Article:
Atomic force microscopy was employed to study the structural features of paired helical filaments isolated from autopsied brains of Alzheimer's disease patients. The identity of paired helical filaments was confirmed following a specific immunogold labeling using antibodies directed against the microtubule-associated protein tau, which is the main constituent of paired helical filaments. Computer-assisted analysis of high resolution, three-dimensional images allowed us to study the longitudinal and cross- sectional profiles of individual filaments. Vertical dimensions of filaments were assessed along these sectional profiles. The smallest vertical diameter (6.66 ± 0.78 nm) was obtained at the level of the greatest lateral profile (ie, 'loop'), while the greatest vertical diameter was two times larger (13.68 ± 1.46 nm) and was obtained at the level of the smallest lateral profile (ie, 'crossover'), of the filament. Based on the shapes of these sectional profiles and their vertical dimensions, paired helical filaments appeared to be composed of two identical integral subunits, each of a circular cross-sectional profile of ~7 nm in diameter, wound around one another in a left helical manner, with a 7-nm center-to-center separation. Half-period of this helix was estimated at 81.4 ± 2.1 nm. Serial cross- sectional profiles of paired helical filaments were further utilized to construct a theoretical model of their internal organization. This model suggests that each structural subunit of the paired helical filament incorporates at least four identical protofilaments.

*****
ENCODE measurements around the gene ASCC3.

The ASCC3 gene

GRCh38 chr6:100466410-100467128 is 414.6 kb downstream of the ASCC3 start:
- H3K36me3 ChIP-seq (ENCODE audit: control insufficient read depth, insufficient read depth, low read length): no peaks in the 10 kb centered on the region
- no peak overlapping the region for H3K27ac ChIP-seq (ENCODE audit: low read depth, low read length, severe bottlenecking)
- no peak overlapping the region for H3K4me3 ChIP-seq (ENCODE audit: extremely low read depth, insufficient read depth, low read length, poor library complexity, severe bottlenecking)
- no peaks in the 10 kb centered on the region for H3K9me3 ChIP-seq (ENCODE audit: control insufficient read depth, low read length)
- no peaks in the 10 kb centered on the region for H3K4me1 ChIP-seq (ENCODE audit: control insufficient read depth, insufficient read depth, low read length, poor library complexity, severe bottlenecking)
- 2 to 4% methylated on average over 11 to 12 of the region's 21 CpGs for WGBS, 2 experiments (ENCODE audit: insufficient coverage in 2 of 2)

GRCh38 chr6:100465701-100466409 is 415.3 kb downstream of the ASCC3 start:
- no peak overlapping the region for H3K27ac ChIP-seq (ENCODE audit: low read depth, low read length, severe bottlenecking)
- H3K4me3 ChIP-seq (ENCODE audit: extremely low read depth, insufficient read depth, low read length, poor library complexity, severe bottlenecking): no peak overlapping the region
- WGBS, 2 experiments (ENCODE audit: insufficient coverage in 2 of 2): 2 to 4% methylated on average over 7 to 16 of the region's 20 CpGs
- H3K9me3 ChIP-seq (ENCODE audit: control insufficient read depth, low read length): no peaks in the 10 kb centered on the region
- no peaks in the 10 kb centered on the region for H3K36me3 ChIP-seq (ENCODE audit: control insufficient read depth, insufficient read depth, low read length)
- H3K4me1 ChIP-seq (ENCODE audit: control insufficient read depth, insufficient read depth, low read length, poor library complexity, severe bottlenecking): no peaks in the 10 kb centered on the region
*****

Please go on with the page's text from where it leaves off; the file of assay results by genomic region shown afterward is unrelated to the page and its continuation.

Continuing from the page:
|Original language||English (US)|
|Number of pages||13|
|Journal||American Journal of Pathology|
|State||Published - 1995|
ASJC Scopus subject areas
- Pathology and Forensic Medicine